First of all, you are able to lead team members potentially working remotely all over the world. This allows you to have more global and different skillsets within the team, resulting in quality work. Second of all, with the many technologies mentioned above, you can communicate quicker and arguably more efficiently from your laptop or smartphone. And thirdly, micro-managing amongst remote leaders will decrease because remote work is based more on results than the amount of time spent a desk.
Unsurprisingly, employees are happier and perform better when they are not being micromanaged by leaders and managers. A major concern of remote leadership is that employees will procrastinate at home. However, some employees are even more productive working remotely and they have found that procrastination has more to with emotions than laziness.
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What are the main challenges of managing remote teams?
As alluded to earlier, management remote teams can be very challenging because of the lack of physical interaction and connection. Even with advances in communication technology, details can get lost during virtual communication. This can cause all kinds of issues from frustration with employees to mistakes in work itself.
When looking for a suitable communications platform, first look at what your communications needs are and go from there. It can be overwhelming with so many options, but there is also something for every unique need and budget. Some things to consider are:
- How many people will use it?
- How often will they use it?
- What are the primary reasons for this platform?
- What problems will this platform help solve?
- What devices can it be used on?
Tips for effective remote management
In order to effectively manage your remote team, there are several steps you can take – some that overlap with remote leadership strategies:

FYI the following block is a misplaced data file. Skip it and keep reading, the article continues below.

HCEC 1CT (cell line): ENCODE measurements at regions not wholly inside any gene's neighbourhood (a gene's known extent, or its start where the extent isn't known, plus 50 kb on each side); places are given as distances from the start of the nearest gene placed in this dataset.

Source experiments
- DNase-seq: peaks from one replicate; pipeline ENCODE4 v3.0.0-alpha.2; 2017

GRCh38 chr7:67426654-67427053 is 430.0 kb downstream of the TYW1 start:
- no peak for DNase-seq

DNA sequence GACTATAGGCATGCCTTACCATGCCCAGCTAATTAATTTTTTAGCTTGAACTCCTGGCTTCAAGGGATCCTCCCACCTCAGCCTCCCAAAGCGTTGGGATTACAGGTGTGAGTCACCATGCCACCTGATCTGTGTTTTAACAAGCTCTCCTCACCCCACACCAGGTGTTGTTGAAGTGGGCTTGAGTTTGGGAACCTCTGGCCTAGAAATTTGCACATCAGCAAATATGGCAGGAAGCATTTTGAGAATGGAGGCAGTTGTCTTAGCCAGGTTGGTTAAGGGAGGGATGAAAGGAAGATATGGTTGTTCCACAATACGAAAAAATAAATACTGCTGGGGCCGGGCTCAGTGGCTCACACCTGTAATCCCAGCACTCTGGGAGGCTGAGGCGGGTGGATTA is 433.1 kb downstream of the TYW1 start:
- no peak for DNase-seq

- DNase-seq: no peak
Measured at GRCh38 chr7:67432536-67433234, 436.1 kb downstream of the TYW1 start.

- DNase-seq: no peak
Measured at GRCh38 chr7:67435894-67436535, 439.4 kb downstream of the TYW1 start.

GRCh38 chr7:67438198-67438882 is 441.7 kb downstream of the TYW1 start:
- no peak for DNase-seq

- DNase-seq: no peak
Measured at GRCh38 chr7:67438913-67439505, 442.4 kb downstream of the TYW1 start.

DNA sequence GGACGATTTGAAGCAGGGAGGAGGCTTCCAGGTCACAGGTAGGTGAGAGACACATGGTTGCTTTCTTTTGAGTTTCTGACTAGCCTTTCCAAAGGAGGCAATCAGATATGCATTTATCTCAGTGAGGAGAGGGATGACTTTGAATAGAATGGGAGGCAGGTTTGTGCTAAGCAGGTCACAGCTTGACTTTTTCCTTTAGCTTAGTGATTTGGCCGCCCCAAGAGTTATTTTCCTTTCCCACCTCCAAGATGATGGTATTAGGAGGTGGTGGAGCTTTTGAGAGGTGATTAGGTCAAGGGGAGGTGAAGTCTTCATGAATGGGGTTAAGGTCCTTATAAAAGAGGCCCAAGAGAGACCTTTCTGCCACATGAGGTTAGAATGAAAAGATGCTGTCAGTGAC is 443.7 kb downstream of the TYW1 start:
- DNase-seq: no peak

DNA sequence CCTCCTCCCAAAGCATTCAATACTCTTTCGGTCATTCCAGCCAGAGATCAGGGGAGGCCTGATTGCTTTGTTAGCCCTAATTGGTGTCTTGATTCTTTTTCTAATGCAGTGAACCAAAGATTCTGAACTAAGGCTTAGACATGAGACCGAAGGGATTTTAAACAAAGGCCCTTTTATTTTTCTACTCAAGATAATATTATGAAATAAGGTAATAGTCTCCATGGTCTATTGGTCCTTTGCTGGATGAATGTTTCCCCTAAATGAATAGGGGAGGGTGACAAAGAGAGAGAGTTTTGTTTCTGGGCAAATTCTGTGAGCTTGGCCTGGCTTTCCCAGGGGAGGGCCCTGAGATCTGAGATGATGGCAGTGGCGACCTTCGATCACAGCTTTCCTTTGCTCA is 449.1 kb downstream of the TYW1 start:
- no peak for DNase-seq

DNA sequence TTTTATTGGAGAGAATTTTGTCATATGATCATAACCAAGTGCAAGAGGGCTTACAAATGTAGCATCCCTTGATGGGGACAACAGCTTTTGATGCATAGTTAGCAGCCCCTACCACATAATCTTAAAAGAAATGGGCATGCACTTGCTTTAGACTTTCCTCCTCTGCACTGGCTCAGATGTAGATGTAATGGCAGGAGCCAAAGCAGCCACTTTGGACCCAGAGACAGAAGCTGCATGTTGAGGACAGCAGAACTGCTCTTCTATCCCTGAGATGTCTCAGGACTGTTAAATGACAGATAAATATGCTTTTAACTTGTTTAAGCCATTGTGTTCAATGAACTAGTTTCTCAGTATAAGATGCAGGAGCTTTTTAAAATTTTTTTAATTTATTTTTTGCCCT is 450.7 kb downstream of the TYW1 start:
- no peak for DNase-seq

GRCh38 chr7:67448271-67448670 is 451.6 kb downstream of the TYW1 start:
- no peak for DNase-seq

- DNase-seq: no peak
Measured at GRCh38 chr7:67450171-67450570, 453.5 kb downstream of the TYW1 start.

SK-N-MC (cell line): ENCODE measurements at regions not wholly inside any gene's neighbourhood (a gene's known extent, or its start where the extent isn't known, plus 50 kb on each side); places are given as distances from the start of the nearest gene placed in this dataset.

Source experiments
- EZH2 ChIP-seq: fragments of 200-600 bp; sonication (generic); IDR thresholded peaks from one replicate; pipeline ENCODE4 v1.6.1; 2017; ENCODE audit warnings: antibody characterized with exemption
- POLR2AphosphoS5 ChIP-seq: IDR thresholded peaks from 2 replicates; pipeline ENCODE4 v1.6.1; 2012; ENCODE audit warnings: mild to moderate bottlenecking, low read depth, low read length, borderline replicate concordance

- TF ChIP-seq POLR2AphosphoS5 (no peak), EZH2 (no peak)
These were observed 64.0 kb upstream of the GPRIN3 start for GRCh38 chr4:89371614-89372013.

- Find a remote management platform that meets your unique needs.
- Hold those regular meetings and opportunities to touch base and connect.
- Make any deadlines early and clear – and have them available on an online calendar.
- Monitor progress but do not micromanage and be flexible.
- Regularly ask team members for feedback in group or one-on-one settings.
Overall, make any expectations clear and trust in your team’s abilities and skills to perform good work without you looking over their shoulder. Effective remote management may be more flexible than traditional management, but it is more detailed and planned.
Remote leadership by example
So now you see how remote management complements remote leadership and helps address its novel challenges. Effective remote leadership is effective remote management and vice versa. Because we are no longer in the same physical spaces, online, managers must lead by example whenever they can, initiating the strategies mentioned earlier.
By focusing on remote leadership, managers can not only promote great work, but they can also create a work culture where people are happy. Work cultures like this are positive, professional environments where skilled employees want to stay.
Getting People Right (GPR) is an educational website providing professionals from all types of businesses with practical education in human resources and leadership. To keep evolving your leadership toolkit, additional GPR resources below will be useful: